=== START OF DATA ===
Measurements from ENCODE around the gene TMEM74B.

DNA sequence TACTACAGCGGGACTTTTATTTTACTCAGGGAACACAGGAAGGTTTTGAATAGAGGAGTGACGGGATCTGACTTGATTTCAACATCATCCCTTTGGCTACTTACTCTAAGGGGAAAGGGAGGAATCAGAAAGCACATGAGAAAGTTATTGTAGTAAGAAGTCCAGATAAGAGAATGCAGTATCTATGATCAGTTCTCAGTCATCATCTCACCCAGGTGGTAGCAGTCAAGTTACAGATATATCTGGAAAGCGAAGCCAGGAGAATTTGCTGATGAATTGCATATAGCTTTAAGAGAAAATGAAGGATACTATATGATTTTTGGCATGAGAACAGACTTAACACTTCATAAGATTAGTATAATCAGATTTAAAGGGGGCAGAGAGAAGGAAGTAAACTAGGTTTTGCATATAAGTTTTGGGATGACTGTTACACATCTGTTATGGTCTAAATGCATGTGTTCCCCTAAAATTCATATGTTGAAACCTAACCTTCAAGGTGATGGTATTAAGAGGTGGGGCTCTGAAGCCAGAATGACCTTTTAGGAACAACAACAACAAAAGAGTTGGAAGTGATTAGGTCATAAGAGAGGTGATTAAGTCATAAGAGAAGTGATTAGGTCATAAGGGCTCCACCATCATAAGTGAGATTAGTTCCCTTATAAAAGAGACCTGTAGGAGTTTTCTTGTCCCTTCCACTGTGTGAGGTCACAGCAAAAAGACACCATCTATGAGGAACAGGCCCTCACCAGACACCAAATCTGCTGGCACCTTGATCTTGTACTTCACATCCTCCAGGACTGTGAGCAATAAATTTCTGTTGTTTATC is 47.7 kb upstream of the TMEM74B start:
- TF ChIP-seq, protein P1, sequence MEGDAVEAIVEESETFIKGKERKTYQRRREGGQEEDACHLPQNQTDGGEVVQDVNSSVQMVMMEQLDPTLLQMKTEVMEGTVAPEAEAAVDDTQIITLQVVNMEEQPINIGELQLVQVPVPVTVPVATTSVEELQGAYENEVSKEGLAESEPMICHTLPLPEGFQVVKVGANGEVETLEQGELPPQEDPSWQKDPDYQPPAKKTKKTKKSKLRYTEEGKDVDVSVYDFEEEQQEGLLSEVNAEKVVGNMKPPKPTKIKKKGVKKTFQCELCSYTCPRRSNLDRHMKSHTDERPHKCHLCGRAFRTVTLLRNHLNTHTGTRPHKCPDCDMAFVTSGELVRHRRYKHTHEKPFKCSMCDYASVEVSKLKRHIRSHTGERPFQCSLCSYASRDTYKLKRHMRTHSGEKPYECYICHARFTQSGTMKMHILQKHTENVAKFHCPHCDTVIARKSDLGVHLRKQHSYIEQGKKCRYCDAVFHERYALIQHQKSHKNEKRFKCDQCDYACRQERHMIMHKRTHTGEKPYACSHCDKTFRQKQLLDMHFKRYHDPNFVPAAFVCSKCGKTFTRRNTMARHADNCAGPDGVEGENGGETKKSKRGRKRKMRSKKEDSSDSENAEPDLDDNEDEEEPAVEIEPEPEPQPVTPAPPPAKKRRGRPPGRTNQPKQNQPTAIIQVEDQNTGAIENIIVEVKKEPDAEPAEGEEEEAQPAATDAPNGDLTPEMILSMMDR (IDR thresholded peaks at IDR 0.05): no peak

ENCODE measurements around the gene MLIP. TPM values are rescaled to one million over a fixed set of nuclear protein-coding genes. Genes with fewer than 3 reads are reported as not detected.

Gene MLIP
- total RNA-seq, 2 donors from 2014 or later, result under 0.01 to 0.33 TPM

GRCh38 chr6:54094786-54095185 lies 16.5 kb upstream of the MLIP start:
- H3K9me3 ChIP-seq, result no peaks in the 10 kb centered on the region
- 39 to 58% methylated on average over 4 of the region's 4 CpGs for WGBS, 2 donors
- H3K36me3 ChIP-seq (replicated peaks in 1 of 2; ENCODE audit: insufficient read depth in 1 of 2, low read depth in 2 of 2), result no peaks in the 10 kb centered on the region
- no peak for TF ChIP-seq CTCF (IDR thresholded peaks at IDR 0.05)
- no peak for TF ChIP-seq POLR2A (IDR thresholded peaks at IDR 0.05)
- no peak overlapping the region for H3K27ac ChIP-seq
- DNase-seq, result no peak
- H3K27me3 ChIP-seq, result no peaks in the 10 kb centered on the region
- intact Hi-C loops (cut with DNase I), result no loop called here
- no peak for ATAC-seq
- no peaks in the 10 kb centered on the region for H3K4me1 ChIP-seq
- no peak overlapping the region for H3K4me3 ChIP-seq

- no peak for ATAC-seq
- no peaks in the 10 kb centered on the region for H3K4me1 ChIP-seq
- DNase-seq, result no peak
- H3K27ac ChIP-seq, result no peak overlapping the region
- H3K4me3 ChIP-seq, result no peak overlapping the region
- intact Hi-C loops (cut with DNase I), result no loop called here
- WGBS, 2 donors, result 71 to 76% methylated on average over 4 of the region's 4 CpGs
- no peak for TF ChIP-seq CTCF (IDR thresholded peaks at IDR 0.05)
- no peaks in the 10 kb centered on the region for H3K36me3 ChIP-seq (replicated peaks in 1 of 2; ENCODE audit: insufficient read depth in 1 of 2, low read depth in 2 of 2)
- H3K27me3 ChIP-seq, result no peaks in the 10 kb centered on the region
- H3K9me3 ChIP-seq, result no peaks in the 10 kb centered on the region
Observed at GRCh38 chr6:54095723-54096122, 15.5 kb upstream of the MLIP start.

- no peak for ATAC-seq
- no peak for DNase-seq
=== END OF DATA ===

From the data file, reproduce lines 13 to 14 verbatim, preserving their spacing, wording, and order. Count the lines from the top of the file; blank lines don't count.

- no peak overlapping the region for H3K27ac ChIP-seq
- DNase-seq, result no peak